I spotted some whale shark erasers in a stationery store in Liverpool over the summer, and while I didn’t pick them up at the time (I was short on space and nearly out of pounds!), I’ve kept those erasers in my mind ever since. When I noticed a pack of sea life Iwako erasers on Amazon, though, I knew the time had come to add those whale sharks to my desktop aquarium! (And no, I don’t plan on ever using them for their intended purpose. They’re too cute!)
“You’re returning from your blogging-hiatus-due-to-scholarly-pursuits by posting about a doll?” Well, you know, dear friends, that I am a girl of many facets.
I haven’t thought about American Girl dolls in approximately twelve years. In my youth, I was obsessed with the AG catalogue, but those historical (and historically expensive) beauties were always beyond the reach of my family’s limited doll-buying budget. Instead, I spent my formative doll-play years enacting all sorts of magical escapades with Stardust Classic Dolls, a fantasy-inspired 18″ doll alternative (now defunct) that fit our wallets and my imagination a little better.
It just so happened, though, that I stopped for dinner at a mall outside of Boston last week while returning home from the New England Aquarium…and what to my wondering eyes should appear but an American Girl store! Of course I, the girl who had never seen a real American Girl doll in the flesh (vinyl?) before, had to take a peek.
I recognized many familiar favorites from my childhood catalogue-perusing days: Josefina, Addy, Samantha, and Kaya all still look great even in 2016. I was enchanted by the newest addition Melody Ellison, a stylish girl from the 1960s who loves to sing and has an entire recording studio playset. (If I were to invest $115 in an American Girl Doll today, Melody would probably be my top pick.)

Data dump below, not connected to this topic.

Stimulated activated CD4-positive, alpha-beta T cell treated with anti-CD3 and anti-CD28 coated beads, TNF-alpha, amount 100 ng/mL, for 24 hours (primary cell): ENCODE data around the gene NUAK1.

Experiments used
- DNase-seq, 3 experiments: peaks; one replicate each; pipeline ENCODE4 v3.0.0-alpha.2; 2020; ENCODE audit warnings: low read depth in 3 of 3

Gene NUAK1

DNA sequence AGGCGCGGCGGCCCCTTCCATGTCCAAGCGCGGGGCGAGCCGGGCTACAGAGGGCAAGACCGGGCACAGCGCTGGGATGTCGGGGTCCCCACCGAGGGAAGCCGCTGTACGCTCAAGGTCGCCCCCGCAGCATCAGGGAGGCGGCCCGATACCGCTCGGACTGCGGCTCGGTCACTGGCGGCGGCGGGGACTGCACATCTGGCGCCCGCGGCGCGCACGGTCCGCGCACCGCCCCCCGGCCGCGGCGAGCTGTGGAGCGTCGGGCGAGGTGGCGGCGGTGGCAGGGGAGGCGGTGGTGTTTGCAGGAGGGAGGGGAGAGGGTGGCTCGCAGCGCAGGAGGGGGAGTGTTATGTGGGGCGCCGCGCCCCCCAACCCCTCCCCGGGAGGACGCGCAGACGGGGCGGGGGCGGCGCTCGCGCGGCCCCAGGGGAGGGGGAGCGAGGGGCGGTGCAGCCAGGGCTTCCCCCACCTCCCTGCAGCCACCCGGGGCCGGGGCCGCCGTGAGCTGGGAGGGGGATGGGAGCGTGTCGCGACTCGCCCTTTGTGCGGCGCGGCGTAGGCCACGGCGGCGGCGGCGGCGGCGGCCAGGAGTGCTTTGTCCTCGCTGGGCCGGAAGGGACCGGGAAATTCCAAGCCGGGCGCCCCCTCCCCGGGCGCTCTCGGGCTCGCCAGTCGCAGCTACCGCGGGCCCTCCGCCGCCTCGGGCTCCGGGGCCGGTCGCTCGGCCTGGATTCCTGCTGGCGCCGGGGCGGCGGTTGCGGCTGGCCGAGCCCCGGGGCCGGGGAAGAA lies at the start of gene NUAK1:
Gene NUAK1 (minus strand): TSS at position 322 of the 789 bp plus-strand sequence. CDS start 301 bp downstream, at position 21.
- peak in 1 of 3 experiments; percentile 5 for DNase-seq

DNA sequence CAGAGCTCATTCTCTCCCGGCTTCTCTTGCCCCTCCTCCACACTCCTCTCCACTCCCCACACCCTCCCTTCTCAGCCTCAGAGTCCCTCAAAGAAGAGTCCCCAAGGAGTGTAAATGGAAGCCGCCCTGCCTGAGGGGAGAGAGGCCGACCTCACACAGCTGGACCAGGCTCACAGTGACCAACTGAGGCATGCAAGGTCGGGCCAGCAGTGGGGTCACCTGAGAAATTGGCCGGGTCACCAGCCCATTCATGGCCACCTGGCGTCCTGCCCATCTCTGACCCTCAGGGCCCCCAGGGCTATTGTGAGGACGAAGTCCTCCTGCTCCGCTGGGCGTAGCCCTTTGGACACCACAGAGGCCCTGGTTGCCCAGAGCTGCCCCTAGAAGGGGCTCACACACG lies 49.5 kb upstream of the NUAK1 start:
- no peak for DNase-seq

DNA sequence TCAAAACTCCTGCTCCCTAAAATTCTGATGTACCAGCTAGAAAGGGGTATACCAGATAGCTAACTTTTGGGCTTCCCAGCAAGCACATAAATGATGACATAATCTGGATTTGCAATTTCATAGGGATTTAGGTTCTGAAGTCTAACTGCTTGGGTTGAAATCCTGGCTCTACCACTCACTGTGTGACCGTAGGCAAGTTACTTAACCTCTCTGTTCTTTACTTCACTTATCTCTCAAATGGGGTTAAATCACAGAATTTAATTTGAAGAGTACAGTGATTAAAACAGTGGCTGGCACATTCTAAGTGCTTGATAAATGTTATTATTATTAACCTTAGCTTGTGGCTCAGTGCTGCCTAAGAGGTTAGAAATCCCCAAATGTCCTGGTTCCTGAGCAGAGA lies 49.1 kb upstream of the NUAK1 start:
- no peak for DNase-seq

But then I stopped dead in my tracks when I noticed another new-ish member of the American Girl family. This one, Maryellen, is from the 50s. She wears circle skirts and swing dresses and has ginger-orange hair with side bangs.
Which means–as you might have guessed by now–that she looks eerily like me. (Except she sweeps her bangs to the opposite side. I won’t judge.) So of course I had to acquire a mini Maryellen to do a proper visual comparison!
Happy Friday, everyone–though, oddly enough, this might be the last Friday post you see from me for a while!
You’re probably well aware by now that I’m applying to doctoral programs this fall (while also simultaneously working full-time), and as my first deadline approaches, I am officially switching my blog posting schedule to a biweekly Tuesday/Thursday situation!
Blogging (and writing letters, and so forth) is my very necessary respite from thinking about all things art historical; I certainly don’t want to take a complete hiatus, so a modified schedule is my best compromise.
For the next two months, then, you’ll see new snail mail/crafting/stationery posts on Tuesdays and style/photography/whatever else later in the week. By the time January rolls around, you can expect my usual thrice-weekly schedule to resume: after all, I have to do something to occupy my mind while I wait anxiously for admissions decisions in February and March.
See you Tuesday for more of my postal adventures!
P.S. If anyone else out there happens to be undertaking a similar graduate application quest and wants to vent/stress out together/engage in a mutually beneficial proofreading swap, let me know!